Temple: City wants input on growth
Over the next three weeks, Temple is inviting the public to provide input on the city’s future.
Officials will review a comprehensive plan, which is a blueprint to guide growth in the community that addresses land use, transportation and economic development.
It provides city council and staff with a resource for policies on growth over the next 10 years, inspired in large part by public input.
At the meetings, people will have an opportunity to review maps and graphics to provide input on how they want Temple to grow, or on amenities and trails they would like to see in their parks.
A joint public kick-off event is scheduled from 5:30 p.m. to 7:30 p.m. Thursday at the Sammons Community Center at 2220 West Ave. D.
An open house on a parks & trails master plan is from 5:30 p.m. to 7:30 p.m. on May 30 at the Wilson Recreation Center at 2205 Curtis B. Elliott.
A session on the comprehensive plan is scheduled from 5:30 p.m. to 7:30 p.m. on June 4 at the Gober Party House at 1516 West Ave. H.
The comprehensive plan session will include information on projects such as City Eats, Santa Fe Plaza, Santa Fe Market Trail, the redevelopment of Hawn Hotel, Arcadia and Sears Building.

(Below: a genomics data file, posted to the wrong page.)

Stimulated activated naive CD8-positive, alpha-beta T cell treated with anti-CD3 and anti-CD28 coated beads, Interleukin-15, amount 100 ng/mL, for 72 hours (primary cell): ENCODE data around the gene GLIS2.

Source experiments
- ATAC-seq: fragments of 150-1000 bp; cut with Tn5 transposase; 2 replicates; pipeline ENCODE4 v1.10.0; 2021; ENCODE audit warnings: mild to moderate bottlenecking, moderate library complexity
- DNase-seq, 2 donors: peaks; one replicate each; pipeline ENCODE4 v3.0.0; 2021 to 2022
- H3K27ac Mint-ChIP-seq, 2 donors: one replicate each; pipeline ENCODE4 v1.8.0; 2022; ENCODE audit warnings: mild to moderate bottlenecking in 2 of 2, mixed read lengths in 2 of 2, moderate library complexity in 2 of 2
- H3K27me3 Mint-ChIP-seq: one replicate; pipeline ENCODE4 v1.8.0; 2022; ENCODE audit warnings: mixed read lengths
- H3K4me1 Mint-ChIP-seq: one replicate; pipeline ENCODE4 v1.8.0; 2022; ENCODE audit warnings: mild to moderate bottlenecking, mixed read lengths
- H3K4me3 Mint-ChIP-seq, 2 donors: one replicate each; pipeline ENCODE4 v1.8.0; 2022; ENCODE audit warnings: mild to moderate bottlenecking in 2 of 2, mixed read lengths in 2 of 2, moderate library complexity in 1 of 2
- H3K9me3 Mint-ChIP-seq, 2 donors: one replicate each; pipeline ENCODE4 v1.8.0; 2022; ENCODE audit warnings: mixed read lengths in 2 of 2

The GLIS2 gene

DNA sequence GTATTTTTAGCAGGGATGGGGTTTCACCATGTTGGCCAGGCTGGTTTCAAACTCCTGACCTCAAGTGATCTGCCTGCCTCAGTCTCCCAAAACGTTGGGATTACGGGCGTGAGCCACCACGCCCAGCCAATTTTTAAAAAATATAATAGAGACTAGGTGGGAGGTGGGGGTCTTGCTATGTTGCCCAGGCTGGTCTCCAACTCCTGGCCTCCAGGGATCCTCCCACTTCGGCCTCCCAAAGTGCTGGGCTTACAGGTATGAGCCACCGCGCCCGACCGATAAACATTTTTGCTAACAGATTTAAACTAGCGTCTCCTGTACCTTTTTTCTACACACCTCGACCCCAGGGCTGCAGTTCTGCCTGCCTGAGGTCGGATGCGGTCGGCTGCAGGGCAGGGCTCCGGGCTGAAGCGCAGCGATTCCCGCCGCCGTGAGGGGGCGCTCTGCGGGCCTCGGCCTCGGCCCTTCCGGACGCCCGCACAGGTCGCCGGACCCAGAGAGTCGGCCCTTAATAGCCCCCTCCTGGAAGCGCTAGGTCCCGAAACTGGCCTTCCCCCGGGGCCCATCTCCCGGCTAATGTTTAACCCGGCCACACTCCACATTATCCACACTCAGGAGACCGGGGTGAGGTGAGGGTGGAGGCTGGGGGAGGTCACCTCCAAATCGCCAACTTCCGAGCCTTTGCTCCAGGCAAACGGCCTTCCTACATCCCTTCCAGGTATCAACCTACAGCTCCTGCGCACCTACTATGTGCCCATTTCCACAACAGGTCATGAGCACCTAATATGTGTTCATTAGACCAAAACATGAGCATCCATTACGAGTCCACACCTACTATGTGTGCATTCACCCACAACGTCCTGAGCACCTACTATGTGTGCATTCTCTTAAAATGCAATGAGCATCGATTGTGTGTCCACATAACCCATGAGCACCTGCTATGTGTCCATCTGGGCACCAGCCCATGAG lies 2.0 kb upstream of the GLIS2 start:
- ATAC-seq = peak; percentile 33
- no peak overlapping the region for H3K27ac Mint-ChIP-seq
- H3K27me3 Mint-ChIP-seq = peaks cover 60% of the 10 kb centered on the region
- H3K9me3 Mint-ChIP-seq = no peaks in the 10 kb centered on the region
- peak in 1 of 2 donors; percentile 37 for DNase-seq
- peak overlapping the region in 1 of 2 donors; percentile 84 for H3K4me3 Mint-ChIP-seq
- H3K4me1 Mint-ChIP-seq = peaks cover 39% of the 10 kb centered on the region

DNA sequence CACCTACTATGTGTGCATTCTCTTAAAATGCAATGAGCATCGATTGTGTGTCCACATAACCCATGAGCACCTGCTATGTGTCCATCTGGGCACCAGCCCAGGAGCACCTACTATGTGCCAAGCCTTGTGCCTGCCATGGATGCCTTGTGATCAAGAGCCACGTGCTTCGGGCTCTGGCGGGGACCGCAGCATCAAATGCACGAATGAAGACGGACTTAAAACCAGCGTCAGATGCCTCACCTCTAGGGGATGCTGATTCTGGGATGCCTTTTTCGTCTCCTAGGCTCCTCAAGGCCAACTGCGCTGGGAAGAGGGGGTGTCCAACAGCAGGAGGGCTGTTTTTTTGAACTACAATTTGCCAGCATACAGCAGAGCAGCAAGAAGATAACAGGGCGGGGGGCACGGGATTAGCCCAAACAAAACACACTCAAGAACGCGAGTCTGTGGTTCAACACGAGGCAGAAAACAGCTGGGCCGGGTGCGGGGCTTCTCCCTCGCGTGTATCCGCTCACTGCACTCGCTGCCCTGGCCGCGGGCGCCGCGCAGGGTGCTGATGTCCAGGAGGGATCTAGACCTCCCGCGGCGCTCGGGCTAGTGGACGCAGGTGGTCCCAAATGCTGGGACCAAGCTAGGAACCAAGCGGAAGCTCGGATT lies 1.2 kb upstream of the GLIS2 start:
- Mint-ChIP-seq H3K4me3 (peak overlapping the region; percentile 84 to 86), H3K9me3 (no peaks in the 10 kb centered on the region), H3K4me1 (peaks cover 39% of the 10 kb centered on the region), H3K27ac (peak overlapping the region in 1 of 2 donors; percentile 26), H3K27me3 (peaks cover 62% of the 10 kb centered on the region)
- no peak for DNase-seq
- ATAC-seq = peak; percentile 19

The operators of longtime businesses downtown say they’re happy to see the growth, especially for new parking garages planned.
“The parking downtown is always been one of the number one complains at least for my customers.” Eric Jones, manager of The Green Door said.
The parking garages will be constructed at the intersection of 1st Street/Avenue A and 4th Street/Central Avenue.
The cost of the two projects, which will provide more than 600 parking spaces, totals $13 million.
Local businesses say the changes coming all throughout the city are exciting.
“We have been here for a long time and we have been seeing it grow little by little and so we are so excited for this. I can't wait until it's done.” Ledia Harwell, part owner of Pignetti’s said.
“More businesses downtown means more people know about it, Facebook gets going, Twitter, so I think it's going to be great for downtown.” Jones said.